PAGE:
Trustees | Intellectual Diversity

Ward Churchill Could Learn Fate In 3 Weeks

ASSOCIATED PRESS   |  May 9, 2007

A University of Colorado professor who once compared some Sept. 11 victims to a Nazi could learn within three weeks whether he can return to the classroom–or whether the university will pursue sanctions including dismissal.

University President Hank Brown received a report Tuesday from a faculty committee regarding its hearing on alleged research misconduct by ethnic studies professor Ward Churchill.

Brown has 15 business days to determine how to proceed, the university said. If Brown decides the are no grounds for dismissal, he could return Churchill to the classroom and close the case, or he could recommend sanctions such as suspension, school spokeswoman Michele McKinney said.

The Privilege and Tenure Committee’s report was not publicly released because it was considered a personnel matter, McKinney said. When reached by phone, Churchill declined to discuss its contents but called it “a mixed bag.”

Churchill contended Brown is biased and should recuse himself, citing Brown’s work on the American Council of Trustees and Alumni whose leaders have called Churchill’s statements outrageous but have defended his right to free speech and due process.

The Washington-based education group also issued a report titled “How Many Ward Churchills?” which questioned how faculty like Churchill could be objective in the classroom.

McKinney said Brown years ago served on a non-paid advisory committee for the group and he had no role in the report, and had not seen a copy.

“It would be inappropriate for the president to comment on personnel matters while they are under review,” McKinney said in regards to Brown recusing himself.

When asked whether he wanted to return to a CU classroom, Churchill said: “That’s neither here nor there. I have a right to return. I don’t negotiate my rights and I don’t forfeit my rights.”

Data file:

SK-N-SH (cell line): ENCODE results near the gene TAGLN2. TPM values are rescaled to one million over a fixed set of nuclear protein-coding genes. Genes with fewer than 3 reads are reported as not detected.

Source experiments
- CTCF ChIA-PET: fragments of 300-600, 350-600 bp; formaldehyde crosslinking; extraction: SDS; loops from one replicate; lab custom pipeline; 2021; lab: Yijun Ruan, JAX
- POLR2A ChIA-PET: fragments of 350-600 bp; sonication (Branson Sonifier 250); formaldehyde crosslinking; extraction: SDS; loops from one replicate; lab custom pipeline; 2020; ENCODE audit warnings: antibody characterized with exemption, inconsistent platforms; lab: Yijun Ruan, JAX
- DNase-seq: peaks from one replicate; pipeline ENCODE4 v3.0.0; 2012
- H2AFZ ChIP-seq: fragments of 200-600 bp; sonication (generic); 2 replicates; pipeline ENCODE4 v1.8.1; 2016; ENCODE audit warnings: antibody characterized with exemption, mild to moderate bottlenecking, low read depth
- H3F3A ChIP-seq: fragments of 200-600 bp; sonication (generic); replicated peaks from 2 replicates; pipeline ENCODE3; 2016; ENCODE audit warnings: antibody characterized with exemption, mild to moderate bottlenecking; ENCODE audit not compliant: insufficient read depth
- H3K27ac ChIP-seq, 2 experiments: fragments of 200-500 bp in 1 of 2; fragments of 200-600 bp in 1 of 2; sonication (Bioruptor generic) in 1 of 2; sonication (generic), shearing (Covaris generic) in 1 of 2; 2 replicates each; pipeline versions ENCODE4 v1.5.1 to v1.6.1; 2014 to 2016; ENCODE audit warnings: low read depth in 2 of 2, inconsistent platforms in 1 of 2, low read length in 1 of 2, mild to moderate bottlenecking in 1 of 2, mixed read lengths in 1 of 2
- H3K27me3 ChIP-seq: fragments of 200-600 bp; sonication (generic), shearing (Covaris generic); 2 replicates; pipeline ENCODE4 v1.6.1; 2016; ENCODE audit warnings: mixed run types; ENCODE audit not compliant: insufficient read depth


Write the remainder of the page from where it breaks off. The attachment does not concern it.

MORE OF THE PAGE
A faculty committee and an interim chancellor of the Boulder campus already have recommended that Churchill be fired, saying he misrepresented the effects of federal laws on American Indians, that he wrongly claimed evidence indicated Capt. John Smith exposed Indians to smallpox in the 1600s, and claimed the work of a Canadian environmental group as his own.

Churchill then requested the review by the Privilege and Tenure Committee.

Churchill ignited a furious controversy with a 2001 essay written in the hours after the terrorist attacks that compared some of the World Trade Center victims to Adolf Eichmann, a key planner of the Holocaust. The essay attracted little attention until January 2005, when it surfaced after he was invited to speak at Hamilton College in upstate New York.

Two governors and several others called for his dismissal.

The university concluded he could not be fired for those remarks but launched an investigation into allegations of research misconduct.

Churchill’s fate may remain in limbo if Brown determines there are grounds for dismissal and the hearing panel did not. If the hearing panel did not concur, the president would return the case to the panel for reconsideration with his comments. The panel would then have 15 days to issue a second report.

At the end of a series of steps, if the Board of Regents receives a recommendation of dismissal from Brown, Churchill would be given a chance to respond.

Churchill also could request a hearing before the regents, whose decision would be final.


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